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WHITGift (John), archbishop of Canterbury in the reigns of queen Elizabeth and king James, and one of the most intrepid supporters of the constitution of the church of England, was descended of the ancient family of Whitgift in Yorkshire. His grandfather was John Whitgift, gent, whose son was Henry, a merchant of Great Grimsby in Lincolnshire. Another of his sons was Robert Whitgift, who was abbot de Wellow or Welhove juxta Grimsby in the said county, a monastery of Black Canons dedicated to the honour of St. Augustin. He was a man memorable, not only for the education of our John Whitgift, but also for his saying concerning the Romish religion. He declared in the hearing of his nephew, that “ they and their religion could not long continue, because," said he, “I have read the whole Scripture over and over, and could never find therein that our religion was founded by God." And as a proof of this opinion, the abbot alleged that saying of our Saviour, “ Every plant that my heavenly Father hath not planted, shall be rooted up.” Henry, the father of our archbishop, had six sons, of whom he was the eldest, and one daughter, by Anne Dynewel, a young gentlewoman of a good family at Great Grimsby. The names of the other five sons were William, George, Philip, Richard, and Jeffrey; and that of the daughter Anne.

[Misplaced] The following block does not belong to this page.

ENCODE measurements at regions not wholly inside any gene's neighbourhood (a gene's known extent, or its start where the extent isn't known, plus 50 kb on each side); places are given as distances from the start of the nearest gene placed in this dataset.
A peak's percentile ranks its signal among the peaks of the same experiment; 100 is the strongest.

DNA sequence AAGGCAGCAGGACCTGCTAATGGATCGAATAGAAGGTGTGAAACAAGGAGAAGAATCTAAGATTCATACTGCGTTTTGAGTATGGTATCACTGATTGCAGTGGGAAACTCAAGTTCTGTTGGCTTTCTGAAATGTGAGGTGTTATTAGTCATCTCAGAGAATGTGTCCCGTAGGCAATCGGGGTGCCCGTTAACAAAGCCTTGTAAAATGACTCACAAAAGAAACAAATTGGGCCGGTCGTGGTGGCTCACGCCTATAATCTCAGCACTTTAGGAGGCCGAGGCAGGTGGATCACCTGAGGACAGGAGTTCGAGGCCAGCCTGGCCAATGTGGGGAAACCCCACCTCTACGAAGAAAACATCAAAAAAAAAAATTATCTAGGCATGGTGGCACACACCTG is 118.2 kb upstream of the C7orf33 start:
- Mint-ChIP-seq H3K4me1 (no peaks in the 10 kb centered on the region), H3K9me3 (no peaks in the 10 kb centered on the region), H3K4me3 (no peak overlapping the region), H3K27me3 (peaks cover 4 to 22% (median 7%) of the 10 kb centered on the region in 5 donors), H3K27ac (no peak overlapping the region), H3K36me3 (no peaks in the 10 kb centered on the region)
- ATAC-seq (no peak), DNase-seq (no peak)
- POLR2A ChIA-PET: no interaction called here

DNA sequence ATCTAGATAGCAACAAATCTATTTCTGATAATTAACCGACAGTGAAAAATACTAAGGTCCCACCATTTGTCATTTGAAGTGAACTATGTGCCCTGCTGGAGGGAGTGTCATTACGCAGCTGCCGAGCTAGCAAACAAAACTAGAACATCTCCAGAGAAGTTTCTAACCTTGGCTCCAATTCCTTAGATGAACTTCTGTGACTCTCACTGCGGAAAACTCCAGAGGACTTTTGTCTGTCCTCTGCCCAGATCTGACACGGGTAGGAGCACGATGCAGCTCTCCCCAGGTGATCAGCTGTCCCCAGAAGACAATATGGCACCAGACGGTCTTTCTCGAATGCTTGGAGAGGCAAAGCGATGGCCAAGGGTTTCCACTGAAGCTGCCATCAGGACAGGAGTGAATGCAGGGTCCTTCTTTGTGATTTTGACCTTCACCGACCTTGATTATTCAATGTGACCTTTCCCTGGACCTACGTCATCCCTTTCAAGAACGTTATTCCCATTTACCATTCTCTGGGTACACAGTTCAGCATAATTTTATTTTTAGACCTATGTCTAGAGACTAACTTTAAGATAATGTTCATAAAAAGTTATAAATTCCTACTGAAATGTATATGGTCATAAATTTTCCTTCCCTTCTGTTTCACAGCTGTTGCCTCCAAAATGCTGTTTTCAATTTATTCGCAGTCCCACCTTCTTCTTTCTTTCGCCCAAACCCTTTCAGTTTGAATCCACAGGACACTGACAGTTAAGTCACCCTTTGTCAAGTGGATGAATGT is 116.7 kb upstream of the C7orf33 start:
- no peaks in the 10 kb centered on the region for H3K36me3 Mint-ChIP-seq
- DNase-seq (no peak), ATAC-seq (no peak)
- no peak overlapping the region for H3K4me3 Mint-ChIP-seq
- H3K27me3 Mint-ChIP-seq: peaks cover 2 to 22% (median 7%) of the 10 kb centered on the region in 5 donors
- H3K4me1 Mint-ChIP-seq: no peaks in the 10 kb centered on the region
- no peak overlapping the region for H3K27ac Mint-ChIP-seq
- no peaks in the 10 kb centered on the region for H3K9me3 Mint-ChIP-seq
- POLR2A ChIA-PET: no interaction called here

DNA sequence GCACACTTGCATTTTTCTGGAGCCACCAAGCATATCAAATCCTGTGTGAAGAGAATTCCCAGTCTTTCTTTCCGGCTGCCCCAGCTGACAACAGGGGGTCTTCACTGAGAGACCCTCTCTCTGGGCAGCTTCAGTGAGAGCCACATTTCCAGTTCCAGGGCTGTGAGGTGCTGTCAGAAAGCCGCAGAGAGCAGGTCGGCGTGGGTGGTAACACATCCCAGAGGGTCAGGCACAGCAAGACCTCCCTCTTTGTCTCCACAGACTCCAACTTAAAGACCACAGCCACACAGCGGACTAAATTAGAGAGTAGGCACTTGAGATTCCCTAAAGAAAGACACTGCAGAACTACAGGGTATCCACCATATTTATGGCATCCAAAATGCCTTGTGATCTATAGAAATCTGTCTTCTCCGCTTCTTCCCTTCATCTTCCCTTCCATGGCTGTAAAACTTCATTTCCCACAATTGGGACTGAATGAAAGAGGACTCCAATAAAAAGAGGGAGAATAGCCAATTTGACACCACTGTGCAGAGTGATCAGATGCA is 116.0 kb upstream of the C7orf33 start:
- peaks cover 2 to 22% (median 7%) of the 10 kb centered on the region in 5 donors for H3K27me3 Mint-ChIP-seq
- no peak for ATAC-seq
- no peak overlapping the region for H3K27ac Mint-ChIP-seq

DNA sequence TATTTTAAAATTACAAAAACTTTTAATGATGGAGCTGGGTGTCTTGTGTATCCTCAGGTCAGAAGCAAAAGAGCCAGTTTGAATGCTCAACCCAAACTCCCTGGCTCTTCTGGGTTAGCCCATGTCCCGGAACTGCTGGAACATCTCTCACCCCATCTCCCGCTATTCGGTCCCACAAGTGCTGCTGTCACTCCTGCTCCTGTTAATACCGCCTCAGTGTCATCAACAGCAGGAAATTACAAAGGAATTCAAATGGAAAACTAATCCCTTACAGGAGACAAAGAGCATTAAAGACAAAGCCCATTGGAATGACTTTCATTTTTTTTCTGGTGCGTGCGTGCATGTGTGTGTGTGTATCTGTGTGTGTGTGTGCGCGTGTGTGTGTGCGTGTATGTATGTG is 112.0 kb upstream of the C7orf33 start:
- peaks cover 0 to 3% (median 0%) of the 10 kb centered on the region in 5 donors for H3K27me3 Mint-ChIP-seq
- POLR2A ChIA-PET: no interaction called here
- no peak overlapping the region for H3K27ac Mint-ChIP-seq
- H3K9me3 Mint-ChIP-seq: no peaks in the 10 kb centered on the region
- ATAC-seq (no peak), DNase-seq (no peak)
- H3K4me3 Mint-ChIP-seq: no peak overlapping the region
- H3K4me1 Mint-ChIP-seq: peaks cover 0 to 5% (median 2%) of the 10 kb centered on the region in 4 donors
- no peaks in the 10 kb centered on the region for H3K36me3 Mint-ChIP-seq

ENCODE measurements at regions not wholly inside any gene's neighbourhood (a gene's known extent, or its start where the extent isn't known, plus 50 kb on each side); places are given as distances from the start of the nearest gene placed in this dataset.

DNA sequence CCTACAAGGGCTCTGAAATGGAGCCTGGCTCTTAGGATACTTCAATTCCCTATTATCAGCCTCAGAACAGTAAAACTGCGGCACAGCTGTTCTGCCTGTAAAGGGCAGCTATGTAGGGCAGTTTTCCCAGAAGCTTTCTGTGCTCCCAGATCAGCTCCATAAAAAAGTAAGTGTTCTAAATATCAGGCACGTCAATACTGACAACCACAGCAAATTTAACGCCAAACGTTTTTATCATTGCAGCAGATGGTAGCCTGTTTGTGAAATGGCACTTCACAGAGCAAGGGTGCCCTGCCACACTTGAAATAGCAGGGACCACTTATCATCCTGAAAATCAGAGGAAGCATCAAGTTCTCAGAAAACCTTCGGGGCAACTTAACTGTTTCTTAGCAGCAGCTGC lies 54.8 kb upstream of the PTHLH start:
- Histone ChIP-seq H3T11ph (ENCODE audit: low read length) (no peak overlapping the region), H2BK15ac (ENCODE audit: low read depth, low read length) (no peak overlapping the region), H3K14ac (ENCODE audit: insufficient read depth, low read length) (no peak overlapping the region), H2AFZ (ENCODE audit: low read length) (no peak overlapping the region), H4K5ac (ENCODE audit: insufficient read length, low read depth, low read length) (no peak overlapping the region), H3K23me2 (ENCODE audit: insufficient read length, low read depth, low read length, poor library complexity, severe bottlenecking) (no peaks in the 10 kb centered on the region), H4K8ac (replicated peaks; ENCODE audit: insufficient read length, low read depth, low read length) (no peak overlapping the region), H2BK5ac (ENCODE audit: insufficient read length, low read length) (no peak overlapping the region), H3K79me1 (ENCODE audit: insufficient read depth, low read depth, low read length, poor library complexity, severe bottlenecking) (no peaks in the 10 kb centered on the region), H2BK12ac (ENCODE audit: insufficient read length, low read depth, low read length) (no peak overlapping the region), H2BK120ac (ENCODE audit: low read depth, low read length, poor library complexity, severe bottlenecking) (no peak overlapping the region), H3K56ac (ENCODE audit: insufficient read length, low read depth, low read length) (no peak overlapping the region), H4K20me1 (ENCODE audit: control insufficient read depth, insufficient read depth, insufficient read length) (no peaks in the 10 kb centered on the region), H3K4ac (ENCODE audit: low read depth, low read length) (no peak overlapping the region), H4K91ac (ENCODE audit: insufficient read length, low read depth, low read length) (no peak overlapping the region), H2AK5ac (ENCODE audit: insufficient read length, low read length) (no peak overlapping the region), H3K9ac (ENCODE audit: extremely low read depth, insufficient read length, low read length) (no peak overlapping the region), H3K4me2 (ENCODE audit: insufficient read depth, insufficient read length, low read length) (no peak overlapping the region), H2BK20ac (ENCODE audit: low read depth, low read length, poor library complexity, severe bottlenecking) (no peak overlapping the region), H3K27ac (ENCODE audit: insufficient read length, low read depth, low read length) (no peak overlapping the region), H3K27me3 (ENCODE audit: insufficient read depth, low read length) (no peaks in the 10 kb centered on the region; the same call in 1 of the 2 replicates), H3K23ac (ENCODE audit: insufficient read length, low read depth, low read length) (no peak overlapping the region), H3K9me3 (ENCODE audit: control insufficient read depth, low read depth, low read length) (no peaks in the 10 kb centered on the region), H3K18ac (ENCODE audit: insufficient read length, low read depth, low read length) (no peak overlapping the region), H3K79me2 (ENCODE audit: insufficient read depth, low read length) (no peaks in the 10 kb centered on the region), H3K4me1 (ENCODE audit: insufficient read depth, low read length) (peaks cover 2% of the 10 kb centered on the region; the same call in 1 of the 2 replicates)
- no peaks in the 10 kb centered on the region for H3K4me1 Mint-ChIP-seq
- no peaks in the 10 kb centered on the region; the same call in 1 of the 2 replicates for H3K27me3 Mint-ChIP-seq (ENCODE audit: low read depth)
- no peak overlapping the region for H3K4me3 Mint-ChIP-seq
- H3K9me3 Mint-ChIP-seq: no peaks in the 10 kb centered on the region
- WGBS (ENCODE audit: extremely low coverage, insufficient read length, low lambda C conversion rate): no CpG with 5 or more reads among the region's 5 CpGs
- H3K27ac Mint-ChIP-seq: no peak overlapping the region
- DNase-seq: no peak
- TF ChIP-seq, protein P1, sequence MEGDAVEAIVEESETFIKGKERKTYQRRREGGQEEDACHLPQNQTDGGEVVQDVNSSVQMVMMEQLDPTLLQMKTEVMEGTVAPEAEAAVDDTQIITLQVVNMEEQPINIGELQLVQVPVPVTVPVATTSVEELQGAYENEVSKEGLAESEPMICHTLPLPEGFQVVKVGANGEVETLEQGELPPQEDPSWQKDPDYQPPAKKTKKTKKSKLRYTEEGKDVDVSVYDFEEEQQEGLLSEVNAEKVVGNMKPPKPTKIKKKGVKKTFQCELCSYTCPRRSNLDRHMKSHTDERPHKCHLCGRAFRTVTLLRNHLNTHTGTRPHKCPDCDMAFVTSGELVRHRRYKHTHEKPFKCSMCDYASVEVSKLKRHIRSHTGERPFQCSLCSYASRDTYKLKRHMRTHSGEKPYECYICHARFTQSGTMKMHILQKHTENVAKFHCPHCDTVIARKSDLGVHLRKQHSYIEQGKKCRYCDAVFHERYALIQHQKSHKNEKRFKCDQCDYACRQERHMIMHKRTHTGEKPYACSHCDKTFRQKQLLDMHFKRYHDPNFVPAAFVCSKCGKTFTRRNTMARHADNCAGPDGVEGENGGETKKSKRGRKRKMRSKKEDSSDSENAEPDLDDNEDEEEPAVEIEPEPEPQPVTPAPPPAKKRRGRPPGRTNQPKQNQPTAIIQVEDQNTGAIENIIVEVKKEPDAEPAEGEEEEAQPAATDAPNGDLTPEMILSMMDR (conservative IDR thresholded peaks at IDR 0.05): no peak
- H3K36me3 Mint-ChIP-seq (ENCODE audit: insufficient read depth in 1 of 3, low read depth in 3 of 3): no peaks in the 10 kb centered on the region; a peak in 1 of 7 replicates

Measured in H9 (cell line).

Jobn was born at Great Grimsby in 1530, according to his biographers Strype and Paule, but according to Mr. Francis Thynne, quoted by Strype, in 1533 : the former, however, is most probably the right date. He was sent early for education to St. Antony's school, London, then a very eminent one, and was lodged in St. Paul's churchVOL. XXXII.
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yard, at his aunt's, the daughter of Michael Shaller, a verger of that church. Imbibing very young a relish of the doctrine of the reformation, he had of course no liking to the mass; so that though his aunt had often urged him to go with her to mass, and procured also some of the canons of St. Paul's to persuade him to it, he still refused. By this she was so much exasperated, that she resolved to entertain him no longer under her roof, imputing all her losses and domestic misfortunes to her harbouring of such an heretic within her doors; and at parting told him, " that she thought at first she had received a saint into her house, but now she perceived he was a Devil.”